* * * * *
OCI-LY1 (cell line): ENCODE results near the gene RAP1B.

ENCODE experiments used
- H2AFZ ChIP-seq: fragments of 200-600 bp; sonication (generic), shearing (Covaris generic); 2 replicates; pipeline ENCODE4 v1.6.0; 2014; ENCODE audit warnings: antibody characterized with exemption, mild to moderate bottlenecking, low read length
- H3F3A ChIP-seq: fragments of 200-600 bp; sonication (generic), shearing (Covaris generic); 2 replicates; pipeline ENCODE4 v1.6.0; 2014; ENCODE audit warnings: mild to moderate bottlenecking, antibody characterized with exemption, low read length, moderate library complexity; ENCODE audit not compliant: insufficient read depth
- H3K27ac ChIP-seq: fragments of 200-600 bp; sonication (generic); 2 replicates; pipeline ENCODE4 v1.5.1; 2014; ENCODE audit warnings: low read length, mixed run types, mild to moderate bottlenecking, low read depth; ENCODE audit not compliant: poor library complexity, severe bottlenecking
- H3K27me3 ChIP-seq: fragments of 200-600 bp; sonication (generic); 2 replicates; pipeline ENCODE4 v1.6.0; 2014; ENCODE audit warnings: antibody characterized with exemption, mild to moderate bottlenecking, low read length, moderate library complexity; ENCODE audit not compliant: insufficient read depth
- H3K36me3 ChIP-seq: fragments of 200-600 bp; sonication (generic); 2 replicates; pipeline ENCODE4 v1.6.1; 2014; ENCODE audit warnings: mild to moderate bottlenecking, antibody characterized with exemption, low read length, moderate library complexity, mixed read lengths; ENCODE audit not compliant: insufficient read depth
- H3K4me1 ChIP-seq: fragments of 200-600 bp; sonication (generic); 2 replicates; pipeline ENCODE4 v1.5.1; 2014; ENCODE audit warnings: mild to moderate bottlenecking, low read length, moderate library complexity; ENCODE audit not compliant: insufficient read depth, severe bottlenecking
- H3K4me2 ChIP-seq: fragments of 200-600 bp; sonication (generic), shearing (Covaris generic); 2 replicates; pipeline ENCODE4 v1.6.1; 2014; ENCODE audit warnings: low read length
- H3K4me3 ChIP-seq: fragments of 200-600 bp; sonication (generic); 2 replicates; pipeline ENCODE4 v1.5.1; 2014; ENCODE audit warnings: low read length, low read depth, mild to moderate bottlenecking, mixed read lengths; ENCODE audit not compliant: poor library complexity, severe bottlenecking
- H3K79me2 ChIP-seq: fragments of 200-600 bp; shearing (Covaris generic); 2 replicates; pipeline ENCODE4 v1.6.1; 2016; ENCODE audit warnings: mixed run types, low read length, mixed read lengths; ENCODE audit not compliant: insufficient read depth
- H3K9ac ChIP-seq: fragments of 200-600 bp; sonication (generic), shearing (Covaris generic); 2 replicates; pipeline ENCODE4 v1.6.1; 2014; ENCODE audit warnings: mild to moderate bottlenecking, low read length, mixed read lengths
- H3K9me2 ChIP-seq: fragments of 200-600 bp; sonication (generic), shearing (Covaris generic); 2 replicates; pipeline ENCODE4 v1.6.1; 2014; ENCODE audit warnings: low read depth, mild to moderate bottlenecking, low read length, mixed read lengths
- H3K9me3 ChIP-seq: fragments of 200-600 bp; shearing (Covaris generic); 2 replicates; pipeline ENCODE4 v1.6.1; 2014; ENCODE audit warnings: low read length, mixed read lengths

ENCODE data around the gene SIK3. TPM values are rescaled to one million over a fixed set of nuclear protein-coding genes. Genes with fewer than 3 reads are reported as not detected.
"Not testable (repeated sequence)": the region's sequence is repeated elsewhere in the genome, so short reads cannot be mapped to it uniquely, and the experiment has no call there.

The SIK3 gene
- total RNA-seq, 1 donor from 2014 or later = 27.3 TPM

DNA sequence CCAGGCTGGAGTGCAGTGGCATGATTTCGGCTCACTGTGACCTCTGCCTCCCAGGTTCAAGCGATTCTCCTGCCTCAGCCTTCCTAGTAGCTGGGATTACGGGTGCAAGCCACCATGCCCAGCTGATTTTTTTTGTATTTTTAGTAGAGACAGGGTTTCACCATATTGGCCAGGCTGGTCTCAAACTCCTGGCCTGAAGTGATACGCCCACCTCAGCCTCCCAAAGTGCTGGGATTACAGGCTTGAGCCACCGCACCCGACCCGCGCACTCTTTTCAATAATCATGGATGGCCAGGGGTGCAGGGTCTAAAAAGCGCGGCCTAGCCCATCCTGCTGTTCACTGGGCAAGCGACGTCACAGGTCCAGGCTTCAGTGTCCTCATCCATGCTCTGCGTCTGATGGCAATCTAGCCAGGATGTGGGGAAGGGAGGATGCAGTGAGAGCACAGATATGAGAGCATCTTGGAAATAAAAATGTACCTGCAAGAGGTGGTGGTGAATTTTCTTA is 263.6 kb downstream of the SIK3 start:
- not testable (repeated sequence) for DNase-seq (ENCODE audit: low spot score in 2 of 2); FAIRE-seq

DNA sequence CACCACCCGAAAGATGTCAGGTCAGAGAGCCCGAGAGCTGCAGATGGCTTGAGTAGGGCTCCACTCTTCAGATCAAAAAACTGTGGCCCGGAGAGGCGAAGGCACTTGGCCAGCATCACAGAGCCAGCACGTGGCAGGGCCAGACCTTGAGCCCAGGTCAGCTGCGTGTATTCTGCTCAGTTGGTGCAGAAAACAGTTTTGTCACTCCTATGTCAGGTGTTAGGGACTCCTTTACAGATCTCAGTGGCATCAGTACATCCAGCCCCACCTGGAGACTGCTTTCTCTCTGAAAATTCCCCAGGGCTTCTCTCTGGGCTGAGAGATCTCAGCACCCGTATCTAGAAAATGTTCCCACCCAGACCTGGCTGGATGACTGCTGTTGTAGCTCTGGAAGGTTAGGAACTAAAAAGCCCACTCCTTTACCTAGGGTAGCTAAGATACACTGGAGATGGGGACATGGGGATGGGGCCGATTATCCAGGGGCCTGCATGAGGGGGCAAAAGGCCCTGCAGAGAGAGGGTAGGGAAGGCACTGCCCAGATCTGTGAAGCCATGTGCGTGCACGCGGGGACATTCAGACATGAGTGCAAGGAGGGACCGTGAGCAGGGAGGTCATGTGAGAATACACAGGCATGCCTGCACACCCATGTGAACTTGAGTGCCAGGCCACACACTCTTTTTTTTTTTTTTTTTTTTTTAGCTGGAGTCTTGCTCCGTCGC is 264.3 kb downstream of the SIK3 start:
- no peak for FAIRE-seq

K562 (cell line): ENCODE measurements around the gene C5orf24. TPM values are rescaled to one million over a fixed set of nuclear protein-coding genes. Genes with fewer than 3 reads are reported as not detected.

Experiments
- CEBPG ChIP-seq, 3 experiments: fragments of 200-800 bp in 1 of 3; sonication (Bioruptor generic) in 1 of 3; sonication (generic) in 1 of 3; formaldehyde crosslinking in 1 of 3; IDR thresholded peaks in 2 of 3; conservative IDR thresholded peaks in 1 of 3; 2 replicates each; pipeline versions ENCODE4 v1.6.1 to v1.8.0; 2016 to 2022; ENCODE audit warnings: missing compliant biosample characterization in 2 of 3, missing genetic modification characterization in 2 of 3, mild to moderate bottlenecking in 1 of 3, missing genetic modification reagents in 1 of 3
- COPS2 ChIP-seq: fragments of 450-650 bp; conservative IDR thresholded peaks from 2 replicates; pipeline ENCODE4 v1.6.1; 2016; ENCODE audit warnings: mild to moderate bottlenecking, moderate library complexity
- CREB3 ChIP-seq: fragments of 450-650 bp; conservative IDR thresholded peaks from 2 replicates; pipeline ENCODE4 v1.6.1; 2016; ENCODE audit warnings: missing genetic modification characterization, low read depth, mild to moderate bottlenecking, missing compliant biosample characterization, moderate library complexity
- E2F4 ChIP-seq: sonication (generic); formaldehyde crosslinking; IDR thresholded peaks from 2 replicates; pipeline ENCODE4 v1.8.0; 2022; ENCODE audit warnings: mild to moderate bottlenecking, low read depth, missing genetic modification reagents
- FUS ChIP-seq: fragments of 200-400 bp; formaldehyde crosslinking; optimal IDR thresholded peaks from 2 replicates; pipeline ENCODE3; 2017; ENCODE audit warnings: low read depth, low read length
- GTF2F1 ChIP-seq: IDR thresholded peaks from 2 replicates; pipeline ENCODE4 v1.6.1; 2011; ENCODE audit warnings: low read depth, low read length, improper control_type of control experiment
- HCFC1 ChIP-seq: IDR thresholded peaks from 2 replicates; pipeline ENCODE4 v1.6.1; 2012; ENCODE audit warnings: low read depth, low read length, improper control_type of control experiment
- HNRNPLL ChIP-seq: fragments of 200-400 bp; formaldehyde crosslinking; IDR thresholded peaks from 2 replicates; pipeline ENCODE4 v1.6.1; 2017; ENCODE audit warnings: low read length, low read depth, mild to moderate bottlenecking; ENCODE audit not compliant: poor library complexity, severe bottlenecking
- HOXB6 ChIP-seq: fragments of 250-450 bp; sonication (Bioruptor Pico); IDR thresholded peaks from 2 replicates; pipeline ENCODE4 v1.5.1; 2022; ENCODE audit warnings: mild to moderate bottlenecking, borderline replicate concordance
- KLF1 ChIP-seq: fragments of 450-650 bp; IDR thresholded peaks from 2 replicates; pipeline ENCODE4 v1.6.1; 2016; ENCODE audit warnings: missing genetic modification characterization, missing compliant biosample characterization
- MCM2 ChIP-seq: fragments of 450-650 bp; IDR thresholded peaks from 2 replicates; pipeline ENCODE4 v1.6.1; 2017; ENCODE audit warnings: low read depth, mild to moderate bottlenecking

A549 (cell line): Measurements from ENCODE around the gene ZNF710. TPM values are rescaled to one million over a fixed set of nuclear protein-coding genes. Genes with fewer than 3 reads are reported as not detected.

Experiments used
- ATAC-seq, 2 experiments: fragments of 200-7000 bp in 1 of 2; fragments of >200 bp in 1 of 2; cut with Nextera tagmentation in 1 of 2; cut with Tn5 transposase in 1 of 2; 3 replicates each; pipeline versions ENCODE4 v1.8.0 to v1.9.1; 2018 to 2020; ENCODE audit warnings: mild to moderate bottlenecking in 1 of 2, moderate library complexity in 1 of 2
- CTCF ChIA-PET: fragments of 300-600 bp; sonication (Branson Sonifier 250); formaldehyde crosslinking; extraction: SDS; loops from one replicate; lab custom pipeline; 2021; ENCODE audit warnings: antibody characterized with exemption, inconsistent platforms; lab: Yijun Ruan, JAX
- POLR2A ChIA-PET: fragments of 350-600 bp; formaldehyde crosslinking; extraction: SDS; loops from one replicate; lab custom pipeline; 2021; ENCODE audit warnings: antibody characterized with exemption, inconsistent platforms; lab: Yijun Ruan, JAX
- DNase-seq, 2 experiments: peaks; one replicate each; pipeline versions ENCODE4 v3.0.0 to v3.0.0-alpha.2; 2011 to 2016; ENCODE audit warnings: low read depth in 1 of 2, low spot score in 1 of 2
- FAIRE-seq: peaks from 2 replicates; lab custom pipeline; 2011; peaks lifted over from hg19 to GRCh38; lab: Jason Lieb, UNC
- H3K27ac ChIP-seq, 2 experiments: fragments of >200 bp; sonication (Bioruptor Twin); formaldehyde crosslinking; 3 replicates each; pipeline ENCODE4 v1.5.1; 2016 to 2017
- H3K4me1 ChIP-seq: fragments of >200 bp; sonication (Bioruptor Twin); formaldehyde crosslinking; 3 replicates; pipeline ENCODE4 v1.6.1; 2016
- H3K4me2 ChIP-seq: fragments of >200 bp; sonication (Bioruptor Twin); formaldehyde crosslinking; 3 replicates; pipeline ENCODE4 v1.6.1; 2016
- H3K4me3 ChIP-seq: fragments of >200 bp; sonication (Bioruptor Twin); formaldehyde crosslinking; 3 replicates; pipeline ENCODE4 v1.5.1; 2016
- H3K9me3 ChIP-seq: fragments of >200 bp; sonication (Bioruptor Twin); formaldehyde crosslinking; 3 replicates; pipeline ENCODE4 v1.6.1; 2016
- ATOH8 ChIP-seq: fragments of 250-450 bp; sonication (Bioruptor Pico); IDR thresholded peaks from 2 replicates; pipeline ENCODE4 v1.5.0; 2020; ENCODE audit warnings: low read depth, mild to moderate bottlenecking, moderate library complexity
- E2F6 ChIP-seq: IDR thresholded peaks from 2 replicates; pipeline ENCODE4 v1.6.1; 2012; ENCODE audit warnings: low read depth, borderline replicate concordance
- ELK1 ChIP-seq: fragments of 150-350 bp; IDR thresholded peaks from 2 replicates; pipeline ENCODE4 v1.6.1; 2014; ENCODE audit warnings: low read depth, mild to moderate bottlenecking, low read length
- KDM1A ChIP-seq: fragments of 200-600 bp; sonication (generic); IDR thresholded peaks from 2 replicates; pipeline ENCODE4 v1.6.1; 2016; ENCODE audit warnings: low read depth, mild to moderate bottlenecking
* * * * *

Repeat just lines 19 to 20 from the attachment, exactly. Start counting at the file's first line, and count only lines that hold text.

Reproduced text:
DNA sequence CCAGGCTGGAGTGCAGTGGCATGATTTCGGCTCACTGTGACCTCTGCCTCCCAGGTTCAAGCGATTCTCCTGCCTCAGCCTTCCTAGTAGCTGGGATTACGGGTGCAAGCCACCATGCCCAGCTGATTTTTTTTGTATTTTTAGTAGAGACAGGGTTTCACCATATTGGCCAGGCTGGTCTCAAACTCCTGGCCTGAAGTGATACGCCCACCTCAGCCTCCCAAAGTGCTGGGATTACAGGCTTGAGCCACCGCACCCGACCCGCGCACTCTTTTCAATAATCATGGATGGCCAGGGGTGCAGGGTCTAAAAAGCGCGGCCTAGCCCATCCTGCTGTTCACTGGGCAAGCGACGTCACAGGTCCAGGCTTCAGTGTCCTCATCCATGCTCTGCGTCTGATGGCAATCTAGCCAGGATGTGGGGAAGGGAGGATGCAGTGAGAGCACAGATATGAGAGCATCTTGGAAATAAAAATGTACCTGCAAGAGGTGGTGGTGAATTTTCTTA is 263.6 kb downstream of the SIK3 start:
- not testable (repeated sequence) for DNase-seq (ENCODE audit: low spot score in 2 of 2); FAIRE-seq